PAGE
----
If you are arguing that someone acted because of greed and you cannot show that the person you are accusing is greedy, you need to show that he has an affinity with other vices and, by implication, that it is not a surprise for someone who has acted either corruptly or greedily, or petulantly in other matters should have been wrong in this affair too. For every bit that detracts from a defendant’s honesty and authority diminishes the ease of his whole defense.”

Item in omni causa naturam aut victum aut studium aut fortunam aut aliquid eorum quae personis attributa sunt ad eam causam qua commotum peccasse dicet adiungere atque ex dispari quoque genere culparum, si ex pari sumendi facultas non erit, improbare animum adversari oportebit: si avaritia inductum arguas fecisse, et avarum eum quem accuses demonstrare non possis, aliis affinem vitiis esse doceas, et ex ea re non esse mirandum, qui in illa re turpis aut cupidus aut petulans fuerit, hac quoque in re eum deliquisse. Quantum enim de honestate et auctoritate eius qui arguitur detractum est, tantundem de facultate eius totius est defensionis deminutum.

Legal Strategies When You Can’t Deny Or Defend

Quintilian, Orator’s Education, 5.13 7-9

“Hence, what cannot be denied or put off must eventually be defended, whatever kind of case it is, or else just surrendered. We have demonstrated that there are two types of denial: either to say “this was not done” or to claim “what was done was not this.” Issues that cannot be defended or avoided must ultimately be denied and not only if there is some “redefinition” which might come to our aid, but also if there is nothing else but simple denial.

If there are witnesses, it is permitted to say much against them. If there is written proof, we can discredit the authenticity of the letter. Whatever the matter, there is nothing worse than a confession. The final option, when there is no room for defending or denying, is attacking the legality of the proceeding.”

Ergo quae neque negari neque transferri possunt utique defendenda sunt, qualiacumque sunt, aut causa cedendum. Negandi duplicem ostendimus formam, aut non esse factum aut non hoc esse quod factum sit. Quae neque defendi neque transferri possunt, utique neganda, nec solum si finitio potest esse pro nobis, sed etiam si nuda infitiatio superest. Testes erunt: multa in eos dicere licet; chirographum: de similitudine litterarum disserendum. Utique nihil erit peius quam confessio. Ultima est actionis controversia, cum defendendi negandive non est locus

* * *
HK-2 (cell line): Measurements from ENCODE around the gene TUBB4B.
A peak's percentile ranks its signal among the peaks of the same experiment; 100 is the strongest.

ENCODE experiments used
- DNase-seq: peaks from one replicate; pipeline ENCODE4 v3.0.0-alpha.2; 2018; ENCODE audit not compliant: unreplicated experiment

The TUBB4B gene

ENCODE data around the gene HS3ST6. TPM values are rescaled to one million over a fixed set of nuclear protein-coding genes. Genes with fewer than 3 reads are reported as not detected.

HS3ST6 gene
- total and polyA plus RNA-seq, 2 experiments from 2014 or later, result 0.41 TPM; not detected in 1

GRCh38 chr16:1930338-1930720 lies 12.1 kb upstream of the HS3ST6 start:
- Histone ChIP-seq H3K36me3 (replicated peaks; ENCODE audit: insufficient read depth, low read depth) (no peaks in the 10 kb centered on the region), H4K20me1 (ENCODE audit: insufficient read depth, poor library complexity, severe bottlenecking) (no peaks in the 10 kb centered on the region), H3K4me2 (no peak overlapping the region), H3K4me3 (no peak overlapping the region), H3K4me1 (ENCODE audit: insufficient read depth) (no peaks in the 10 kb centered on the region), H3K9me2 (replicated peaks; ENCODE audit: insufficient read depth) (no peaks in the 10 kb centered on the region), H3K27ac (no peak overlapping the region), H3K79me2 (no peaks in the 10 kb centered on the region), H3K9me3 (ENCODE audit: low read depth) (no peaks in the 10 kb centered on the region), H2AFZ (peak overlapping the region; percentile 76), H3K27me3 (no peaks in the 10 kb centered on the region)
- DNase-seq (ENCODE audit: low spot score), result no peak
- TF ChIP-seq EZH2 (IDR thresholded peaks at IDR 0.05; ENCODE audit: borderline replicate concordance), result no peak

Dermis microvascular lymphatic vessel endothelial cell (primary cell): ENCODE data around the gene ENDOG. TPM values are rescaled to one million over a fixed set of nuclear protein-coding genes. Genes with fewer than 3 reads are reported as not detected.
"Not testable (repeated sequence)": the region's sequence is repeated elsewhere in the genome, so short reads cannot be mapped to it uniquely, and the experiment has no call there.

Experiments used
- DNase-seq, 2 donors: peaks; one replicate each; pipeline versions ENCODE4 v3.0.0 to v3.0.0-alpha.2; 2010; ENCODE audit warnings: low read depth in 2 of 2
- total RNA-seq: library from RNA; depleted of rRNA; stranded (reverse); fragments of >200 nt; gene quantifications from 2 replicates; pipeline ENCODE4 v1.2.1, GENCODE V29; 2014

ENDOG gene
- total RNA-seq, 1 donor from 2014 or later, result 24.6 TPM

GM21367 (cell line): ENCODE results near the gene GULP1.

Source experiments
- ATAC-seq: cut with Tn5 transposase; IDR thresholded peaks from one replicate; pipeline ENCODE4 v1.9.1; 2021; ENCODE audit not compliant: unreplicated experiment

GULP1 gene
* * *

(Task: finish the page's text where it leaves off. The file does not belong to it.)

Emotions in the Courtroom

nitial N: King James I of Aragon Overseeing a Court of Law, unknown illuminator c. 1290 – 1310. Courtesy of Getty Images

Cicero: A Liar Will Probably Commit Perjury Too

Cicero, Pro Quinctui Roscio 16

“Still,” he said, “Cluvius told Lucius and Manilius he was not on sworn oath.” If he told them while sworn in, would you believe? What is the difference between a perjurer and a liar? A man who is accustomed to lying, can get used to committing perjury.

I can easily get a man to perjure himself once I am able to persuade him to lie. For once someone has departed from the truth, he is not in the habit of being constrained by greater belief from perjury than from lying. For what man who is not moved by the force of his own conscience is moved by invocation of the gods?

The reason for this is that the gods dispense the same penalty for the perjurer and the liar. The gods become enraged and punish a man not for the institution which frames the swearing of the words but because of the evil and the malice that these traps are set for another person.”

XVI. “Dicit enim,” inquit, “iniuratus Luscio et Manilio.” Si diceret iuratus, crederes? At quid interest inter periurum et mendacem? Qui mentiri solet, peierare consuevit. Quem ego, ut mentiatur, inducere possum, ut peieret, exorare facile potero. Nam qui semel a veritate deflexit, hic non maiore religione ad periurium quam ad mendacium perduci consuevit. Quis enim deprecatione deorum, non conscientiae fide commovetur? Propterea, quae poena ab dis immortalibus periuro, haec eadem mendaci constituta est; non enim ex pactione verborum, quibus ius iurandum comprehenditur, sed ex perfidia et malitia, per quam insidiae tenduntur alicui, di immortales hominibus irasci et suscensere consuerunt.

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Sinon. Augustine, La Cit de Dieu, Books I-X. Paris, Ma tre Franois (illuminator); c. 1475-1480.